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Laurence Miller Gallery : Eadweard Muybridge


Laurence Miller Gallery recently acquired a large group of over 100 original Eadweard Muybridge collotypes. We invite you to view these works, which are as abidingly delightful as they are historically significant.

It all began with a horse. In 1872, the former governor of California, Leland Stanford, hired Eadweard Muybridge to make a photograph that would be the first of its kind: a picture capturing the gate of ​​his racehorse Occident galloping at full speed. Thus began Muybridge’s quest to develop high-speed photography that could capture “animal locomotion”.

On June 15th, 1878, the press was invited to witness Muybridge’s early achievements in this area: using a bank of 12 cameras on a Palo Alto race track which (with shutters triggered by a tripwire) he could capture the movements of a galloping horse. The news of this innovation was reported across the world—publishers could not yet reproduce high quality photographs, so magazines like Scientific American printed the images using wood engravings.

Muybridge was invited to continue this work at the University of Pennsylvania and between 1883 and 1886 he worked prolifically, creating sequential images with his multi-camera setup in his new outdoor studio. He recruited athletes and local residents as models, and even borrowed animals from the Philadelphia Zoo. The photos were published in 1887 as a 11 volume collotype portfolio with 781 plates: Animal Locomotion: an Electro-photographic Investigation of Consecutive Phases of Animal Movements.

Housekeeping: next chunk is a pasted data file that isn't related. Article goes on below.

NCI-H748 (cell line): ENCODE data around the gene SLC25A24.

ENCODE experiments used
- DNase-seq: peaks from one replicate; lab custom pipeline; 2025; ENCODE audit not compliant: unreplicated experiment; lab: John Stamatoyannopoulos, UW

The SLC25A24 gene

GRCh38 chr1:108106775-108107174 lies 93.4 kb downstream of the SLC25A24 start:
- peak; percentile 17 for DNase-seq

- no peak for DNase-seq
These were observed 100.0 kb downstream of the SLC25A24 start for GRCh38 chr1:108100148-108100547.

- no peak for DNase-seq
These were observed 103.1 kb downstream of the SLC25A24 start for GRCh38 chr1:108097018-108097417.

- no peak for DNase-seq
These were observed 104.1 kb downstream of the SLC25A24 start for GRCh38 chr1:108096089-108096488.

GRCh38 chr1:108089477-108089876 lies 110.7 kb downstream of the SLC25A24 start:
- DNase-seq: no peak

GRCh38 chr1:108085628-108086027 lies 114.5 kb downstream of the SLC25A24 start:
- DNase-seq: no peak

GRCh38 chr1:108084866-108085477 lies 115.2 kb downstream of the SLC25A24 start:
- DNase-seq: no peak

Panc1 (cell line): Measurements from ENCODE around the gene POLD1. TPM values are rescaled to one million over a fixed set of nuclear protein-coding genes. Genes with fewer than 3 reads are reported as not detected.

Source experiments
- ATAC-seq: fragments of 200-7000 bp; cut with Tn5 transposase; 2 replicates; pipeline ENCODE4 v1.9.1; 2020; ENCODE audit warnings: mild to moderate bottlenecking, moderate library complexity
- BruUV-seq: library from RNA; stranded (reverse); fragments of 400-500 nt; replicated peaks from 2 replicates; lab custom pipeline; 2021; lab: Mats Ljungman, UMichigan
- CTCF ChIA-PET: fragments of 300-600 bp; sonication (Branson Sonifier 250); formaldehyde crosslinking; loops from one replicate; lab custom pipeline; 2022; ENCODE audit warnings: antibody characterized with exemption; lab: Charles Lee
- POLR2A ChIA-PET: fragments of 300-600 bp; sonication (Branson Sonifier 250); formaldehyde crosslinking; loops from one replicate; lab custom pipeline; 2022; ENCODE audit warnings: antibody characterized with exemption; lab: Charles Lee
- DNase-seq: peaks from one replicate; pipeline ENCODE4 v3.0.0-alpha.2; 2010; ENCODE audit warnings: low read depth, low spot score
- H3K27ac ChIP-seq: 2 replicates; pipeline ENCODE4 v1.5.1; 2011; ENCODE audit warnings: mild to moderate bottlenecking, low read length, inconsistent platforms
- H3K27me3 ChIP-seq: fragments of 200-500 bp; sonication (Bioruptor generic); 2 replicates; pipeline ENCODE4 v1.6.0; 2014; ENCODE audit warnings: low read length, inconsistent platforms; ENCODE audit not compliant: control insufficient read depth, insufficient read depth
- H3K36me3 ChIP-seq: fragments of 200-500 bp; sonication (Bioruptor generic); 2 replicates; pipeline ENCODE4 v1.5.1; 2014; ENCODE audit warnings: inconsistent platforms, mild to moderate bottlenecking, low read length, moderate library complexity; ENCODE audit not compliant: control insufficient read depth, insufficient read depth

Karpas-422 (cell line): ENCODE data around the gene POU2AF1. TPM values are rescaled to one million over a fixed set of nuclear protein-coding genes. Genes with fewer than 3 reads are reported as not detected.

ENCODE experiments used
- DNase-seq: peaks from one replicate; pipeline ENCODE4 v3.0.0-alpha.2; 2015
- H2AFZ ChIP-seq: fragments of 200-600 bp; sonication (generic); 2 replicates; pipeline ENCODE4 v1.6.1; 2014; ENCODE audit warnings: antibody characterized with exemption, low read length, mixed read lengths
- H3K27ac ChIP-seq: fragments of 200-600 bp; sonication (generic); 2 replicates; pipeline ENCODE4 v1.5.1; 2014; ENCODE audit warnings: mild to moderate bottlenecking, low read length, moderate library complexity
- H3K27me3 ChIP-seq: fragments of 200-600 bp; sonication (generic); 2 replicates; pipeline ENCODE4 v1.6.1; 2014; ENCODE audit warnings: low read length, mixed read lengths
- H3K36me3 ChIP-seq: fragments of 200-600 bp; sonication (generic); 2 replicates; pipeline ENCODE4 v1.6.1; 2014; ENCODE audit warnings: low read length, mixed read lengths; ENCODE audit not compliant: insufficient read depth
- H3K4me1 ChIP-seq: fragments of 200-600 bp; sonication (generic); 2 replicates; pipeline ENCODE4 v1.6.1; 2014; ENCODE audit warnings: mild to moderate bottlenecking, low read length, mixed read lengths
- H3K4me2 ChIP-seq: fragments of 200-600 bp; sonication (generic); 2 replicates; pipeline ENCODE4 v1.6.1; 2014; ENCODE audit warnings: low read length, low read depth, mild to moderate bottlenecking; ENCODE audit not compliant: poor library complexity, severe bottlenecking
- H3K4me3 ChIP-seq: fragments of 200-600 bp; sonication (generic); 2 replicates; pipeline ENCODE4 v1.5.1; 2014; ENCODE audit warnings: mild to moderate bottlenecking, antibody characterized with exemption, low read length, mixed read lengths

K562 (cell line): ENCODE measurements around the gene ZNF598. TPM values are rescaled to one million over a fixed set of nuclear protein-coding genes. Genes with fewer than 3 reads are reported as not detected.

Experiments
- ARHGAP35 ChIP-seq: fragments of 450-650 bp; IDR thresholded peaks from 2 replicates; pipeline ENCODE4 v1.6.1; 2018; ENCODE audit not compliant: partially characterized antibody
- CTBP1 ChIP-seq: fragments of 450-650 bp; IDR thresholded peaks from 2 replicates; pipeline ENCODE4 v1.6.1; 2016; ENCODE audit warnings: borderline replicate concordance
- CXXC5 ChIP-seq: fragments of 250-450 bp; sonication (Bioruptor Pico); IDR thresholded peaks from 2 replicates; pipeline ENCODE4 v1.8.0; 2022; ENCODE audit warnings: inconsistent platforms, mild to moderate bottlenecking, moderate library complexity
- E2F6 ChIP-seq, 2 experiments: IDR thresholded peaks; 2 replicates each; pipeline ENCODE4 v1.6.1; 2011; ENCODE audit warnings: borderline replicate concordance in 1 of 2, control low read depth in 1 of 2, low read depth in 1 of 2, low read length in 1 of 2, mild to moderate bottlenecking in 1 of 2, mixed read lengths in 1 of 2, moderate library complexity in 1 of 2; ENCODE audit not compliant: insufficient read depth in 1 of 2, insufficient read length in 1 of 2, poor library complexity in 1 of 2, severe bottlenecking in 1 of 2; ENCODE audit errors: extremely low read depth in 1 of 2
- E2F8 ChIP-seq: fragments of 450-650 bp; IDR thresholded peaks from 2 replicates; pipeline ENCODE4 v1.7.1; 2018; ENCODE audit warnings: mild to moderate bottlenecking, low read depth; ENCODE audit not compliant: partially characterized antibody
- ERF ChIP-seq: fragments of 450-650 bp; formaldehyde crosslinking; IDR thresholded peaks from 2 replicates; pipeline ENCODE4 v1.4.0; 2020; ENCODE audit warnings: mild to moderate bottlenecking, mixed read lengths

After the portfolio was published, Muybridge travelled widely, lecturing on the “Science of Animal Locomotion”. He used a device he had invented, the “zoopraxiscope”, to project his photographs in an early motion picture technique and, thus, operated the first commercial movie theaters.

The print Horse Clinton cantering, bareback with nude rider, 1887 is a fine example of the qualities that make Eadweard Muybridge’s photography so enduring. On one hand, the striking image of the horse with its bareback rider evokes classical equestrian statuary—the white horse’s frozen canter looks like it could be a carved marble in a Roman piazza. At the same time, Muybridge’s motion studies—which advanced photography by shortening shutter speeds to a fraction of a second—laid the groundwork for the quintessential 20th century art form: the motion picture. Like Renaissance artists and Hollywood filmmakers, Eadweard Muybridge wove art and science together to create a lasting vision.
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